media
February 12, 2018

NYSUT endorses Shelley Mayer, Luis Sepulveda for Senate; three for open Assembly seats

Source: NYSUT Media Relations

ALBANY, N.Y. Feb. 12, 2018 — Jumping into the April 24 special elections, New York State United Teachers today endorsed Assembly members Shelley Mayer and Luis Sepulveda for state Senate and backed three candidates — Patrick Burke, Harvey Epstein and Ari Espinal — for open Assembly seats.

NYSUT President Andy Pallotta praised Sepulveda, who is seeking the 32nd Senate District seat in the Bronx, as a “friend of public education and labor” and said Mayer, who currently represents Yonkers in the state Assembly, is the clear choice to fill the 37th Senate District seat vacated by George Latimer.

“Shelley Mayer knows how to get things done in Albany. She combines a tremendous intellect with the ability to listen and act in the best interests of her community and the entire state,” Pallotta said. “Shelley has been a tireless advocate for public schools and colleges in Westchester County and a lifelong champion of working people. She clearly earned the NYSUT endorsement and we are ready to work hard on her behalf.”

For the 142nd District, which covers West Seneca, Orchard Park and slivers of Lackawanna and Buffalo, Pallotta said Burke, an adjunct professor at Buffalo State and a NYSUT member, emerged as the clear favorite among local leaders.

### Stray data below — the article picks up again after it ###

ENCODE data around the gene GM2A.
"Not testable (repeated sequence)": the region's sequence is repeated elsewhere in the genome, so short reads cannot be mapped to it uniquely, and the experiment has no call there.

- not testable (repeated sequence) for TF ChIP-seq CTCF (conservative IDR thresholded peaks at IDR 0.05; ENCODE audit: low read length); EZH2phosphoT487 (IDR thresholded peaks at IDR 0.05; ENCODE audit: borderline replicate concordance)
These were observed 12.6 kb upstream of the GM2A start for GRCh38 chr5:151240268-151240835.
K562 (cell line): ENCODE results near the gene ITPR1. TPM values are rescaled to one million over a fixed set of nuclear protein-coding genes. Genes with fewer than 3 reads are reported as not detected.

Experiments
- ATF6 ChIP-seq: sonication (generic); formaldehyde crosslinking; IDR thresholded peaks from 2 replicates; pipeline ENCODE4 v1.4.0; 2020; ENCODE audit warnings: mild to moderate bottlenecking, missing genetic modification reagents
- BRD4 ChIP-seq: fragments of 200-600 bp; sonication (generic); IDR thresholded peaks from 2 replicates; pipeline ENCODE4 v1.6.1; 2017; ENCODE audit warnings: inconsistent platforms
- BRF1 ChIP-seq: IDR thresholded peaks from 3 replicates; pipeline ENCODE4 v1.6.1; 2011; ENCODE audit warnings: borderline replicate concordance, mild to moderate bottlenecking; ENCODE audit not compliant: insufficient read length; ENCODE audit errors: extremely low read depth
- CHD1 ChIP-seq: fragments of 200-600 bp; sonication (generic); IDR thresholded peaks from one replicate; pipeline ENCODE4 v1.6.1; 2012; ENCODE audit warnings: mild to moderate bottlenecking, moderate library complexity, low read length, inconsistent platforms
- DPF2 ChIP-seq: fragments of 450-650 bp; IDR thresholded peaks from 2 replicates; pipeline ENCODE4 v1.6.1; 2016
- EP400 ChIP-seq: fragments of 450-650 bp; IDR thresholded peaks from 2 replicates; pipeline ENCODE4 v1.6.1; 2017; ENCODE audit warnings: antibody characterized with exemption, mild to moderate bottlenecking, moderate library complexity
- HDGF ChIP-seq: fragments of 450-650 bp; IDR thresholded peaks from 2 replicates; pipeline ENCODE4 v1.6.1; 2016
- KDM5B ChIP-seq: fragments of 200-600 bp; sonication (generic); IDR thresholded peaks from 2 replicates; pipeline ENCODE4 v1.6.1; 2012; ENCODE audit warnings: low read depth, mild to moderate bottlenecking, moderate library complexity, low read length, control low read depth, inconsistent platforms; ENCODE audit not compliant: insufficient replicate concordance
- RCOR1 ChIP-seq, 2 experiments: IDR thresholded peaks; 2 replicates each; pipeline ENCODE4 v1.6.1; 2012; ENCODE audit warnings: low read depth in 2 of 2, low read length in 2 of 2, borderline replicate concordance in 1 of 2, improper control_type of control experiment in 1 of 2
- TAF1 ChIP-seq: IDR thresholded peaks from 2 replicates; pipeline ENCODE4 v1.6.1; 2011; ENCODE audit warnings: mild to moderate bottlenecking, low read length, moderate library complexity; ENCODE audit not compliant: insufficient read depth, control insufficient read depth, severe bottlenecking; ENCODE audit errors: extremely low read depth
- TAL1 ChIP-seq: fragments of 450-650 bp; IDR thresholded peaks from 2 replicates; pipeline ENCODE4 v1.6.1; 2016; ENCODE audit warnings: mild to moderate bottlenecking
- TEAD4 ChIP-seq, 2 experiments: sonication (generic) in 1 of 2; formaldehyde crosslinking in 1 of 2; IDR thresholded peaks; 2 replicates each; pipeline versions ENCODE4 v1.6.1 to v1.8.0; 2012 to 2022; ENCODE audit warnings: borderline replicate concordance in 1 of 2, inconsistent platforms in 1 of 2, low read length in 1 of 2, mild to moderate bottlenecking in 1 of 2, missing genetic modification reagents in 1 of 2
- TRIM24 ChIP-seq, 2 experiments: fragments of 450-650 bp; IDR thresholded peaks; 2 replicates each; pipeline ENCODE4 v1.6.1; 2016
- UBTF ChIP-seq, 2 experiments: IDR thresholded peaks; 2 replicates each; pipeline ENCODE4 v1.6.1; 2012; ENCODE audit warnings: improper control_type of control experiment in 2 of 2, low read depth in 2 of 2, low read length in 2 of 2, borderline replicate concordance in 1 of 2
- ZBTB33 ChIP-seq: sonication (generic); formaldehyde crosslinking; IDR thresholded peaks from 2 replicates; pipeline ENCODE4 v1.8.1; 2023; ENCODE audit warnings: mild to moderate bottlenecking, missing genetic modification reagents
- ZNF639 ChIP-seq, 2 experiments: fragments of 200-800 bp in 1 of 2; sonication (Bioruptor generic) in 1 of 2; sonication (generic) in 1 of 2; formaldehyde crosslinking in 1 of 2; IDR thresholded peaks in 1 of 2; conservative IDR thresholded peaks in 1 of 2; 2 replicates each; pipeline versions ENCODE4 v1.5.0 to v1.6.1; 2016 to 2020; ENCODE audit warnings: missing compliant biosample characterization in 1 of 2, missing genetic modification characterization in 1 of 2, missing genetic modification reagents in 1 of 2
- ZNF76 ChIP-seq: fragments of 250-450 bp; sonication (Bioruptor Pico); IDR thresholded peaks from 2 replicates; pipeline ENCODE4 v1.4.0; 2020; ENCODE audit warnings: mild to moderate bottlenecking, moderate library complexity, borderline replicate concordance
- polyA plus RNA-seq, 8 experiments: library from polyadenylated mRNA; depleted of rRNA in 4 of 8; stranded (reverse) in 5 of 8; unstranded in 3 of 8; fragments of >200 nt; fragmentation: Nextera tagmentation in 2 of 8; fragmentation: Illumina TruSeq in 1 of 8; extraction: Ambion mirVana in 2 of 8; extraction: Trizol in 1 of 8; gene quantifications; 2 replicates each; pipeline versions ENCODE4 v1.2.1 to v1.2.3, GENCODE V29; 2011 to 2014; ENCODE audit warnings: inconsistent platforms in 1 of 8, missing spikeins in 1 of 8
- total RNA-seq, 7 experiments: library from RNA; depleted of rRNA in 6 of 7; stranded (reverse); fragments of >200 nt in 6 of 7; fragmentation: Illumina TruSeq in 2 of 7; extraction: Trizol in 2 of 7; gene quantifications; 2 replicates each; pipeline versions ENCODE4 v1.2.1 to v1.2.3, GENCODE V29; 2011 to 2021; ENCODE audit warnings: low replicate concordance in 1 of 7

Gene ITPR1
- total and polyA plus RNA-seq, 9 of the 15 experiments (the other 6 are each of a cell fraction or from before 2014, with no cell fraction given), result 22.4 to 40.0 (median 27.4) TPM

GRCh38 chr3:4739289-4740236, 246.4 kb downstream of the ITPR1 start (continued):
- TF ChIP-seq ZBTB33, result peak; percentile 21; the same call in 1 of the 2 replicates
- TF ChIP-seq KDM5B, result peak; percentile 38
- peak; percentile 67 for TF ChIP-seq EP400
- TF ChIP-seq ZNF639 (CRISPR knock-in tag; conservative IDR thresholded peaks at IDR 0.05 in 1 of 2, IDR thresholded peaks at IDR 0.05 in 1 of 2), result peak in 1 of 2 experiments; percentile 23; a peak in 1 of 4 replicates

“As a county legislator and community activist, Patrick Burke has been a fighter for the working people in his district. We see him carrying to Albany that same passion and dedication for doing what’s right,” Pallotta said.

NYSUT is also backing Epstein, a tenants’ rights attorney and community activist, for the 74th Assembly District seat on the Lower East Side vacated by the election of Brian Kavanagh to the state Senate, and Espinal, a top aide to former Assemblyman Francisco Moya, for his open 39th Assembly District seat in Central Queens.

Pallotta said the union’s endorsement carries significant weight. Not only does NYSUT make financial contributions from voluntary donations to help candidates defray the cost of campaigns, Pallotta said the union’s extensive phone bank operation — staffed by volunteer political activists — will make tens of thousands of calls between now and the April 24 special election on behalf of endorsed candidates. NYSUT volunteers will also hand out campaign literature, attend rallies and lead a get-out-the-vote effort at the grassroots level, he added.

“Our members work for — and vote for — those candidates who support the issues they care about, including maintaining quality public schools, colleges and hospitals,” Pallotta said.

New York State United Teachers is a statewide union with more than 600,000 members in education, human services and health care. NYSUT is affiliated with the American Federation of Teachers, the National Education Association and the AFL-CIO.